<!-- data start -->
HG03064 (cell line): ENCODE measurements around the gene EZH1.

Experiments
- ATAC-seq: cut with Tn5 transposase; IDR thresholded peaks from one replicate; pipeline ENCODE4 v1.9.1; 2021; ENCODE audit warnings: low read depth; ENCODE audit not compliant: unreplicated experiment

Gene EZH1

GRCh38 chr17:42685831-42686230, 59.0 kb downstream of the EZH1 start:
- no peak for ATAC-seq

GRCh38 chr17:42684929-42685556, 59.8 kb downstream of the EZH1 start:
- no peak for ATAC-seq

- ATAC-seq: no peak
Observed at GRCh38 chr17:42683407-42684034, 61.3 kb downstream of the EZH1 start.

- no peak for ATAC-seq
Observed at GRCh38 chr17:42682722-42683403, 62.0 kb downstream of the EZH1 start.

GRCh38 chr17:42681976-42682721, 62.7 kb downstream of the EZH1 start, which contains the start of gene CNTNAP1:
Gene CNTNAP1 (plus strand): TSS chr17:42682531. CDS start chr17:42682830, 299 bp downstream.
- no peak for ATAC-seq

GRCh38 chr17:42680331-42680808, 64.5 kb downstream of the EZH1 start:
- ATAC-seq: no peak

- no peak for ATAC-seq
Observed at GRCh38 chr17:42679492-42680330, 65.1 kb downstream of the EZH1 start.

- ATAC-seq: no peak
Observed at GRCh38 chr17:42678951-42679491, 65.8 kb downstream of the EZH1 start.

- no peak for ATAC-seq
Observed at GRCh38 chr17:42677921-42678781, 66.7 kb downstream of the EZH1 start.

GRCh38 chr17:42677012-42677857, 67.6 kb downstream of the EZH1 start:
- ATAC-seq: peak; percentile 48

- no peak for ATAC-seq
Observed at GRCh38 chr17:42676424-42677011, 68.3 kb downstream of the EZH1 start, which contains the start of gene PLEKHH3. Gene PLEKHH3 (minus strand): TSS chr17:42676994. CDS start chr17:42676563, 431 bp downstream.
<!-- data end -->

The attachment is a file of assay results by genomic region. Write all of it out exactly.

HG03064 (cell line): ENCODE measurements around the gene EZH1.

Experiments
- ATAC-seq: cut with Tn5 transposase; IDR thresholded peaks from one replicate; pipeline ENCODE4 v1.9.1; 2021; ENCODE audit warnings: low read depth; ENCODE audit not compliant: unreplicated experiment

Gene EZH1

GRCh38 chr17:42685831-42686230, 59.0 kb downstream of the EZH1 start:
- no peak for ATAC-seq

GRCh38 chr17:42684929-42685556, 59.8 kb downstream of the EZH1 start:
- no peak for ATAC-seq

- ATAC-seq: no peak
Observed at GRCh38 chr17:42683407-42684034, 61.3 kb downstream of the EZH1 start.

- no peak for ATAC-seq
Observed at GRCh38 chr17:42682722-42683403, 62.0 kb downstream of the EZH1 start.

GRCh38 chr17:42681976-42682721, 62.7 kb downstream of the EZH1 start, which contains the start of gene CNTNAP1:
Gene CNTNAP1 (plus strand): TSS chr17:42682531. CDS start chr17:42682830, 299 bp downstream.
- no peak for ATAC-seq

GRCh38 chr17:42680331-42680808, 64.5 kb downstream of the EZH1 start:
- ATAC-seq: no peak

- no peak for ATAC-seq
Observed at GRCh38 chr17:42679492-42680330, 65.1 kb downstream of the EZH1 start.

- ATAC-seq: no peak
Observed at GRCh38 chr17:42678951-42679491, 65.8 kb downstream of the EZH1 start.

- no peak for ATAC-seq
Observed at GRCh38 chr17:42677921-42678781, 66.7 kb downstream of the EZH1 start.

GRCh38 chr17:42677012-42677857, 67.6 kb downstream of the EZH1 start:
- ATAC-seq: peak; percentile 48

- no peak for ATAC-seq
Observed at GRCh38 chr17:42676424-42677011, 68.3 kb downstream of the EZH1 start, which contains the start of gene PLEKHH3. Gene PLEKHH3 (minus strand): TSS chr17:42676994. CDS start chr17:42676563, 431 bp downstream.